Do you want to know how many years on average you might have left on this good earth? There’s an app for that.
Everyone’s relationship with death is different, but one El Paso entrepreneur is hoping an app can help remind users of the gift and curse of mortality as a way to be more present.
Erik Pavia created the concept for an app called Moment, which visualizes the user’s lived time and hypothetical time remaining. Moment was released online last week.
Pavia is the founder and CEO of Pantheon, a tech startup that creates wellness apps and programs for corporate companies. He said he created the Moment app as a creative stand-alone product.
“Moment kind of came out of that. We realized we had to do more stuff around mindfulness,” Pavia said. “I’ve always been interested in the impact that keeping your mortality in mind can have on your daily presence.”
It may not be as sunny as checking the weather app, but Pavia said he hopes Moment can be effective in helping people make decisions about what to do with their time.
The app does not give you a “death day,” and Pavia stressed that nothing can accurately predict when someone will die.
Moment works by taking a user’s birth date and running it against Social Security actuarial tables. The actuarial tables are published every two years and show the average of how many years a person at any given age has left, based on mortality rates of the population.
The app takes that data and visualizes it in a straightforward way, showing how much time has been lived and how much could be left. The app also provides the user with a daily reflective quote.
Pavia, 30, said he wanted the design of the app to be simple because the topic of death and mortality can sometimes be conflated with imagery like skulls and grim reapers.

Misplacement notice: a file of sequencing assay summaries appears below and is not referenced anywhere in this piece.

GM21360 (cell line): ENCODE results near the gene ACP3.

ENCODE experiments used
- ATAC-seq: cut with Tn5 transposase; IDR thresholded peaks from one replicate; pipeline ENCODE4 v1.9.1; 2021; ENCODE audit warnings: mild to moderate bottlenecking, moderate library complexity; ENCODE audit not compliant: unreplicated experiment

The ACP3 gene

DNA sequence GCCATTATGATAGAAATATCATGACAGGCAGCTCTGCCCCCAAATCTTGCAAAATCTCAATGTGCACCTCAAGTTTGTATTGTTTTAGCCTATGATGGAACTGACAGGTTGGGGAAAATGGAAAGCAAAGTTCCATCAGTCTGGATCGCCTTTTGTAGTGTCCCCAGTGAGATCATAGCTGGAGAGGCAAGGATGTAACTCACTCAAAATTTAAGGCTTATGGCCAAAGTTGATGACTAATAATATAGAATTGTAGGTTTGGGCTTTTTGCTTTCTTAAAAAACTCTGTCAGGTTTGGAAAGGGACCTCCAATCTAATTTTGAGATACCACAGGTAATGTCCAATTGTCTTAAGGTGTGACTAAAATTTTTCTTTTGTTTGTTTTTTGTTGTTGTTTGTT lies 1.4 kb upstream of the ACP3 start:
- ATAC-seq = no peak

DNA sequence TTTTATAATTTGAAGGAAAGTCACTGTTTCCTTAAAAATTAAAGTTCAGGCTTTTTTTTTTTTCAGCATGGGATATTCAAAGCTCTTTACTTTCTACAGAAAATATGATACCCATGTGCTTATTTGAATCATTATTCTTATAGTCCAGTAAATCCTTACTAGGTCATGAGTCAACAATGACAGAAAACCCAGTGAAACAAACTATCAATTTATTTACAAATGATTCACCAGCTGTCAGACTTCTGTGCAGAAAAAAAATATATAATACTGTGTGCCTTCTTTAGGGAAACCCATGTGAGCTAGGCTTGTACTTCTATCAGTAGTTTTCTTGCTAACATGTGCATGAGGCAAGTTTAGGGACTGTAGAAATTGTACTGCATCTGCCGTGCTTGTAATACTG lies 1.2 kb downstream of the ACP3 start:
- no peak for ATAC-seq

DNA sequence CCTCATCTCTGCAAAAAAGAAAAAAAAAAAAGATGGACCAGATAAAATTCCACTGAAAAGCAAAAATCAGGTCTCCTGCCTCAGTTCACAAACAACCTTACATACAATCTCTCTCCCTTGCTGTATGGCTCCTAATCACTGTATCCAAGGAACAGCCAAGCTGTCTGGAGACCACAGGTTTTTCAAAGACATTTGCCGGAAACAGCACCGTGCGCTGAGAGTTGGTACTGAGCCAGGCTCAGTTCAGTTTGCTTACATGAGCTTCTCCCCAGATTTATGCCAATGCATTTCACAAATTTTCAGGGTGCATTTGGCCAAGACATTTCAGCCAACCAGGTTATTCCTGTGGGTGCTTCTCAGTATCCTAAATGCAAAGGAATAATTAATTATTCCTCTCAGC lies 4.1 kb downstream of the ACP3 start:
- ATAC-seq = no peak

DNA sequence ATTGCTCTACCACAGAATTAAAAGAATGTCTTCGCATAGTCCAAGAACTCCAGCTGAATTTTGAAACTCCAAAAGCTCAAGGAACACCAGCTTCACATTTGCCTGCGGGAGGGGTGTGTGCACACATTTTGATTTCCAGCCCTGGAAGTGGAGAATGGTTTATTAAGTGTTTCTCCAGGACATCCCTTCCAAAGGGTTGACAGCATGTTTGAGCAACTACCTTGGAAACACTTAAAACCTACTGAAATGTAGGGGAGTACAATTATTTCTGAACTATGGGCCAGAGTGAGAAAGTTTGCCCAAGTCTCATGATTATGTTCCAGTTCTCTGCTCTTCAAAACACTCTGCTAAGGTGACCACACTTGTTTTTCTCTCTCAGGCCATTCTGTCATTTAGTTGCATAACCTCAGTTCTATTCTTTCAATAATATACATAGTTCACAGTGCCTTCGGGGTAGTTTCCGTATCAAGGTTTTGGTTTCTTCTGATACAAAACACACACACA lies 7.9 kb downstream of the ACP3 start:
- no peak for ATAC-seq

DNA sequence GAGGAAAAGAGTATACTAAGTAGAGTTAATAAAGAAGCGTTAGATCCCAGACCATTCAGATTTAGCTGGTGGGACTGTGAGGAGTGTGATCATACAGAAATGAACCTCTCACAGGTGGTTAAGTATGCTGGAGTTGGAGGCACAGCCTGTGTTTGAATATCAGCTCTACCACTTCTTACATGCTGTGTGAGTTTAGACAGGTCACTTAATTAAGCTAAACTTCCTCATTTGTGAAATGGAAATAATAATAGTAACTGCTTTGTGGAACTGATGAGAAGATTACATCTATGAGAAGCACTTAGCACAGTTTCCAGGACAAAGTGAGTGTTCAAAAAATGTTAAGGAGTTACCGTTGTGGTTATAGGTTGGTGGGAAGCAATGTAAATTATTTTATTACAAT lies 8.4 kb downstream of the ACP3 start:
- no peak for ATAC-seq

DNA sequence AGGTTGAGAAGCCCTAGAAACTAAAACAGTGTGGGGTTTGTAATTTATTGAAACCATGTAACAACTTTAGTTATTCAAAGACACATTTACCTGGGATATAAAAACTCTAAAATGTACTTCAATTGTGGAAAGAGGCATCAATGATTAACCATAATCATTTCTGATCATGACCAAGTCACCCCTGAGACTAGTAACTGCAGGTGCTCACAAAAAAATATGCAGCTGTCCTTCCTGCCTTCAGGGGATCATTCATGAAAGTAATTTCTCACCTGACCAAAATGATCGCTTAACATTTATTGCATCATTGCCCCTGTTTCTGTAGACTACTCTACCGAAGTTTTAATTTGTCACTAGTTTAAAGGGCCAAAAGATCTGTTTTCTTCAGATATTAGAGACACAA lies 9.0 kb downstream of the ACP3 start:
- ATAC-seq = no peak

“This has been a part of my own personal philosophy,” Pavia said. “I think there’s just something about the simplicity, cleanliness and design that allows people to adopt it for themselves and give it their own meaning.”
The app was conceptualized and designed by Pavia and was engineered by Frank Gutierrez, a student at El Paso Community College.
“I want to help in the development of the talent base here in El Paso,” Pavia said. “We grow this city by being aware that we have amazing talent and by spending time developing it.”
Pavia is from Canutillo and graduated from UTEP and from Stanford University for law school. He previously worked at Knotch, a Silicon Valley company that does ad analytics and content-planning platforms.
He is also the entrepreneur in residence at the Medical Center of the Americas and teaches business law at UTEP.
He said Pantheon has a few local investors and a couple from Silicon Valley, but that for the most part El Paso is a distant dream to the tech behemoth city.
“People in Silicon Valley don’t know about El Paso. They think it’s like two stoplights and a Walmart. Pitching to investors is difficult,” Pavia said. “You try to pitch people here, and they’re not always familiar with venture capital. There are a lot of challenges there.”
The Moment app can be downloaded on both Apple and Android systems at life-time-app.com. It is in development for Apple Watch and iPad.
Email El Paso Inc. reporter Sara Sanchez at firstname.lastname@example.org or call (915) 534-4422.